An image of a close relative, the tufted deer. The fanged deer moved too quickly for researchers to capture in image. Image via Wikimedia Commons

It seems that each day brings us more sad news about extinction. There are only 6 Northern White Rhinos left in the world. The Axolotl has all but vanished from the wild. And nearly 65% of Forest Elephants died between 2002 and 2013. Our news is littered with such sad tales. But we've finally got a bit of good news.

An afghan fanged deer (also known as the "Kashmir musk deer") that hasn't been seen in over 60 years has been spotted by a research team.

This amazing creature  was last seen in Afghanistan in 1948. However, a group associated with the Wildlife Conservation Society (WCS) reported in the October 22 issue of the journal Oryx that there were five sightings, one of a solitary male, one of a solitary female, and one female with a juvenile deer.

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Of course, extinction is a natural process. However, this natural process has been thrown out of alignment in recent decades due to human activity (over-hunting, habitat destruction etc). Part of what drove the fanged deer to such a deplorable state is their scent glands. These glands go for a hefty price on the black market, as their musk is used in perfumes. These glands have also been used throughout history in incense and medical applications. The glands can sell for more than $20,000 per pound.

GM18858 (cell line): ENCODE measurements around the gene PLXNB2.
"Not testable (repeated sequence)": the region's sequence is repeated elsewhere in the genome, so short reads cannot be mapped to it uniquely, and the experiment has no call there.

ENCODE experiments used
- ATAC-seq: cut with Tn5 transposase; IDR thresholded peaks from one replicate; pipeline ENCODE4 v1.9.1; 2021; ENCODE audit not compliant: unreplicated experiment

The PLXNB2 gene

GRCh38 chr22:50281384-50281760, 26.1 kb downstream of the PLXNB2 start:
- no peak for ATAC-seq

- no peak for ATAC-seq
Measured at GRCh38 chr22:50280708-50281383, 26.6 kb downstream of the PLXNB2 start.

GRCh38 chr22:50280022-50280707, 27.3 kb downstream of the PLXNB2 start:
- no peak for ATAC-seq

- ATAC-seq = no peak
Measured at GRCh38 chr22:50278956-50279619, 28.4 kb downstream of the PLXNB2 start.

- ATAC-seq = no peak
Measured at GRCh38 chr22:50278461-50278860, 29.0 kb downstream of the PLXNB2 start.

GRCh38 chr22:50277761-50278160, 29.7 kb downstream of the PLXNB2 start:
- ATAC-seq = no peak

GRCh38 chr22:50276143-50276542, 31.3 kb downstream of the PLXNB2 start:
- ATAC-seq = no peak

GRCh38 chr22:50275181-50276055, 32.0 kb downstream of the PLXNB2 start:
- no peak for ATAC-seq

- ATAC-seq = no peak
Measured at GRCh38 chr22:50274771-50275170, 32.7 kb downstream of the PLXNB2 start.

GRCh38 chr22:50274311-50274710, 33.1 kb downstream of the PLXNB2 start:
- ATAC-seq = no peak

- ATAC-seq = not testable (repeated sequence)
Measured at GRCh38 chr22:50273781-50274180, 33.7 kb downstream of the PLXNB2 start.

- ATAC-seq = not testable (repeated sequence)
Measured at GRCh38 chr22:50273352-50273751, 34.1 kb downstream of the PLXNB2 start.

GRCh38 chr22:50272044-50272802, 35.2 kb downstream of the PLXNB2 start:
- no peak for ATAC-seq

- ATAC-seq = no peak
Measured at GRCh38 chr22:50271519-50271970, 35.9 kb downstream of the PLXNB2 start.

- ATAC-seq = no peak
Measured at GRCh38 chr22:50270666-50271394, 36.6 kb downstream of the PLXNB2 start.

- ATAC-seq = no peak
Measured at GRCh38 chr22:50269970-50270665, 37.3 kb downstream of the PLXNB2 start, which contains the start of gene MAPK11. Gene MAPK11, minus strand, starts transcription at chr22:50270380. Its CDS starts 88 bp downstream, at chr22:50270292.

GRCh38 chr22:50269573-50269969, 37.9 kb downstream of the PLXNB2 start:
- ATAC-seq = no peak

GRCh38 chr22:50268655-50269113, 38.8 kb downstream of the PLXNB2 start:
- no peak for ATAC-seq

Peter Zahler, co-author of the study and WCS deputy director of Asia programs, states, "Musk deer are one of Afghanistan's living treasures. This rare species, along with better known wildlife such as snow leopards, are the natural heritage of this struggling nation. We hope that conditions will stabilize soon to allow WCS and local partners to better evaluate conservation needs of this species."

SEE: Earth's Most Amazing Creatures

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